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6 thoughts on “FedEx-Customs Shakedown”

  1. I am currently studying in Florida via online courses, and had books shipped via two methods: Barnes and noble, and amazon.

    I had never had anything shipped with Barnes and noble, though I have had through amazon.

    Amazon, charges a little more fore shipping,but its to cover customs, and Barnes and noble charged less.

    I received my books from amazon via the Israeli postal service, and Barnes and noble books through ups.

    Needless to say, UPS charged me over a hundred dollars to clear my stuff. I will never use them again.

    And customs isn’t the only problem in this country. I am so fed up with the treatment, I was going to study in university of Haifa and as an olah chadasha, minhal studentim told me to ask my parents in the U.S for money and that they wouldn’t give me. I am 26, 23 when I arrived and applied for university, and I was not willing to call mommy and daddy in the U.S for money. This is one of many examples, that have driven me to decide that Zionism does not exist here, bureaucracy is a total waste of time, and this country does not know what freedom actually is. They charge double on everything stating taxes, or shipping..etc, and its bulls**t. October of 2012, when I get married, I will return to the U.S never to lend support to my “Jewish neighbors”.

    What Israel stood for in 1949, even 1967, is not what Israel is today. Israel is a bunch of Jews trying to steal from other Jews, its a bunch of people fighting for survival, and being uncaring of their fellow patriots. And its quite a shame. I have given up on Zionism, and go back to the U.S where at least I know I’m not being ripped off, and I have freedom.

    – Rose P.

    1. Dear Rose,
      I’m not surprised by your UPS experience – it happened to me again recently when I forgot to check the “NO UPS” box on my mail forwarding from the US!

      I’m sorry to learn of your bad cultural experiences here. Mine have been totally opposite yours – both here (where total strangers have treated me like loving family) and in the US (where I had loving family & friends, but was also subjected to/burnt out by back stabbers, unethical business people and dishonest politicians – regardless of their religious affiliation – throughout my 50 years there). That’s not to say that I haven’t had frustrating experiences in Israel too, or that everyone I’ve encountered has been nice or honest.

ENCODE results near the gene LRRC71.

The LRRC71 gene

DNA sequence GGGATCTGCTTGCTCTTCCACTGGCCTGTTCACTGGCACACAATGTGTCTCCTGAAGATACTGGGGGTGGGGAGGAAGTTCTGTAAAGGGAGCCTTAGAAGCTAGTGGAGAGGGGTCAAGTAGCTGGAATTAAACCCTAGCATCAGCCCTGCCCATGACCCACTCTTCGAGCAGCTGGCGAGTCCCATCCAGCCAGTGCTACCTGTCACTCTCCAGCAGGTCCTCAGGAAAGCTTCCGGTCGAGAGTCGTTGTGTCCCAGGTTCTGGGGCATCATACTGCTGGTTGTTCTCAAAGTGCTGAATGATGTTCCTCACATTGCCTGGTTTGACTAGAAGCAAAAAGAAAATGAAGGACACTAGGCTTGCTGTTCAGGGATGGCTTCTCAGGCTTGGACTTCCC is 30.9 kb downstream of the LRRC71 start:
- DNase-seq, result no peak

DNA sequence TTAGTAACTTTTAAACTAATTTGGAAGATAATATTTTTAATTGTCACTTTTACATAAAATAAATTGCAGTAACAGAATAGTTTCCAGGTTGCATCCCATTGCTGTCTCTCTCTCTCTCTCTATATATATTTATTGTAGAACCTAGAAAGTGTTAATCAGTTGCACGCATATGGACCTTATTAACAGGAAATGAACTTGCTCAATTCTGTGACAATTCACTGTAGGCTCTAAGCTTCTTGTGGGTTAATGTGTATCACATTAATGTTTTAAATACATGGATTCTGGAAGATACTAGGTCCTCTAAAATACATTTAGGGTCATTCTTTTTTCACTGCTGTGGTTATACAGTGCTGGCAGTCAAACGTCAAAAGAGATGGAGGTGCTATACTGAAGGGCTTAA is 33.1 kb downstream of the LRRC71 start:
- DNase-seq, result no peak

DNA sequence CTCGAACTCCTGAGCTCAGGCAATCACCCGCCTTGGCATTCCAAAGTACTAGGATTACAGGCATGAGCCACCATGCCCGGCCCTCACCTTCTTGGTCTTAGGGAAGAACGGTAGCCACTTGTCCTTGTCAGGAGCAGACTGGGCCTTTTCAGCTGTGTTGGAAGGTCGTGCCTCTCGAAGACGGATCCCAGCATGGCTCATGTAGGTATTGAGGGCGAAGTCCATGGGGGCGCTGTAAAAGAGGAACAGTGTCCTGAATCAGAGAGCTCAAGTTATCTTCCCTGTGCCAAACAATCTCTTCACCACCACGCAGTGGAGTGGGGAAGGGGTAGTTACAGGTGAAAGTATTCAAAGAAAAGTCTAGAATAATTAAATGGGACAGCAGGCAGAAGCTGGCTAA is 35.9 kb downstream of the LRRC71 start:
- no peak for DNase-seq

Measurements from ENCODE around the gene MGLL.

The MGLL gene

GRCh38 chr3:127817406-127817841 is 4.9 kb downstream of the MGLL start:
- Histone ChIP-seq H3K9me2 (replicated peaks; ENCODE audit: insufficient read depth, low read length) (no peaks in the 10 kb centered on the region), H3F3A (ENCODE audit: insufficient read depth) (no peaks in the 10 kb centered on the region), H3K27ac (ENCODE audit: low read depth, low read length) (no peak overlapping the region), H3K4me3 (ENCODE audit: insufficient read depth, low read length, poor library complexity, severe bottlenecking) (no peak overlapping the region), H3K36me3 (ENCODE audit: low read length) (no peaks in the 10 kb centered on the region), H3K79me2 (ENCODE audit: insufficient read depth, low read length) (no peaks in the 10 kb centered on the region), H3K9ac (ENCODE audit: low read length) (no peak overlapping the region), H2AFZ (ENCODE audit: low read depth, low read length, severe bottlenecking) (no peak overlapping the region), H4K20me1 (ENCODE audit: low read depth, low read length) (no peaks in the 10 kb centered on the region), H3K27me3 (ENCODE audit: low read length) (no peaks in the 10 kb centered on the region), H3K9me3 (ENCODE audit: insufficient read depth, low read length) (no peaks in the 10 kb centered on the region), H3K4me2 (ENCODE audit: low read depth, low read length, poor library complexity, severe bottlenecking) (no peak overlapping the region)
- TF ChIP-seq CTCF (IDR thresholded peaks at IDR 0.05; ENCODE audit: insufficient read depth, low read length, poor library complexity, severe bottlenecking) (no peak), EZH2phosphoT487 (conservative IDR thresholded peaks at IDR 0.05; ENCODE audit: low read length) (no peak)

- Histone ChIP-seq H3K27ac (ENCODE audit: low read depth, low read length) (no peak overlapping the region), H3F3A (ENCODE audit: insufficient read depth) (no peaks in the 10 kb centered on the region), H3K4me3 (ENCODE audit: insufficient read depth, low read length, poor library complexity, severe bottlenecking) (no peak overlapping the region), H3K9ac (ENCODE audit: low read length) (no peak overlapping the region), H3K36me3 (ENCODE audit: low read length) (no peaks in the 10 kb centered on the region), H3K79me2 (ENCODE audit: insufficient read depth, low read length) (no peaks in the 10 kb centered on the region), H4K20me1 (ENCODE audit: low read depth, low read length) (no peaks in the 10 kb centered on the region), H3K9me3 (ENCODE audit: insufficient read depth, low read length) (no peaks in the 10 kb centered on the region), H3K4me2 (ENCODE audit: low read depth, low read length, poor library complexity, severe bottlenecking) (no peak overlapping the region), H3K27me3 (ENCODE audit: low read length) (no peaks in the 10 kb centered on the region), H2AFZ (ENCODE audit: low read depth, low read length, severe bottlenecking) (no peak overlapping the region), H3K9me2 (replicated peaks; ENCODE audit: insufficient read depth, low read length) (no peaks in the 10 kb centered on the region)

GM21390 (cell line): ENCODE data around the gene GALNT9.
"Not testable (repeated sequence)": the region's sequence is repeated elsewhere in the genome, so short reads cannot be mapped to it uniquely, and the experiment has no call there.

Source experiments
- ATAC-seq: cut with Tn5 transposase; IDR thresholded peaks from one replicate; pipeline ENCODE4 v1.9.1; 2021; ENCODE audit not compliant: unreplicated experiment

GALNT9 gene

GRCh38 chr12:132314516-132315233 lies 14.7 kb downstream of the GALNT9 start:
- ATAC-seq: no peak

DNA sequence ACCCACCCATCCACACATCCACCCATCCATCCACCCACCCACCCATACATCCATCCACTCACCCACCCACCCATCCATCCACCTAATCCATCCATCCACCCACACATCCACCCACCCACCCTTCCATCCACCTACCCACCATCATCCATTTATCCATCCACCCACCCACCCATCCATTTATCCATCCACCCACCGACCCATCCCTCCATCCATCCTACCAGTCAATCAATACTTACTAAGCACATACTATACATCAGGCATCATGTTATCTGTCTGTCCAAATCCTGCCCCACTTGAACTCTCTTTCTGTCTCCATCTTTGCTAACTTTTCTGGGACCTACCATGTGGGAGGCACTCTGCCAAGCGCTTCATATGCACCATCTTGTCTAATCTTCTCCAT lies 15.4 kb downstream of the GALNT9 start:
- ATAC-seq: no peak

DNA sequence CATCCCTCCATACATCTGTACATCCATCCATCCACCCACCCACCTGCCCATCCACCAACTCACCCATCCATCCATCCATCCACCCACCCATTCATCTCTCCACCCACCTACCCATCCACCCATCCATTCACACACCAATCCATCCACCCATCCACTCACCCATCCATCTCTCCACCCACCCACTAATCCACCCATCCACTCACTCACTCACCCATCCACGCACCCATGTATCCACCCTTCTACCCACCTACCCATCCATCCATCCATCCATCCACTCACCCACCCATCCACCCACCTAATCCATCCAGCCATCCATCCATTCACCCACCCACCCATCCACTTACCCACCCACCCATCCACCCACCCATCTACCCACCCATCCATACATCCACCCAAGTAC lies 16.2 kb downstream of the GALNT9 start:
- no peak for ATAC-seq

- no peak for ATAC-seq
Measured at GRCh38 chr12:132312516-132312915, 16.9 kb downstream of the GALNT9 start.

My point is, don’t throw the baby out with the dirty bathwater. I was once told by a wise man, “don’t judge Judaism based on the behavior of a Jew. Judge it on what the Torah says, because people are only human and not every Jew – even if they claim to be Torah observant – is a good representative for God.”

      So I ask you to please not judge the entire country of Israel based on some jerk’s behavior at Haifa University. I’ve learned that there is really no such thing as “no” in this country and that many Israelis who have had rough lives are jealous of Americans and will give us a difficult time just because of where we came from. You have to assert yourself when someone declines your reasonable request, don’t take “no” for an answer the 1st, 2nd or 3rd time! Go above their head if necessary – or ask someone else to help you get there.

      Native Israelis can be harsh at times – and sometimes it takes getting to know the person in order to soften them. I’ve been on buses where I wish I had the foresight to video the events that transpired – they’d make great TV. I’ve witnessed strangers in heated arguments later help their “victim” with their packages, stroller, etc. as they’re getting off the bus and wish them “Shabbat Shalom”! It’s difficult for those of us who have come from the American “mind your own business”, “equal rights” (which is a fantasy) & “freedom for all” culture to understand, but when I recall my mother retelling my grandmother’s stories from the “old country”, I realize that things in Israel are pretty normal and it’s the US that isn’t.

      Another point worth considering is the “absence makes the heart grow fonder” syndrome where we tend to only remember the best, most comfortable, heart-warming things about the land of our birth when we’re experiencing difficulties in Israel. It’s best not to make snap judgments and decisions during a moment of emotional upheaval – give it time and do a reality check on both sides of the ocean before throwing in the towel.

      Shabbat Shalom!

  2. I recently went through a similar ordeal with FedEx. I have a 2001 Chrysler (Dodge) Neon, which is very rare in Israel (only 42 sold). Parts are hard to find in Israel.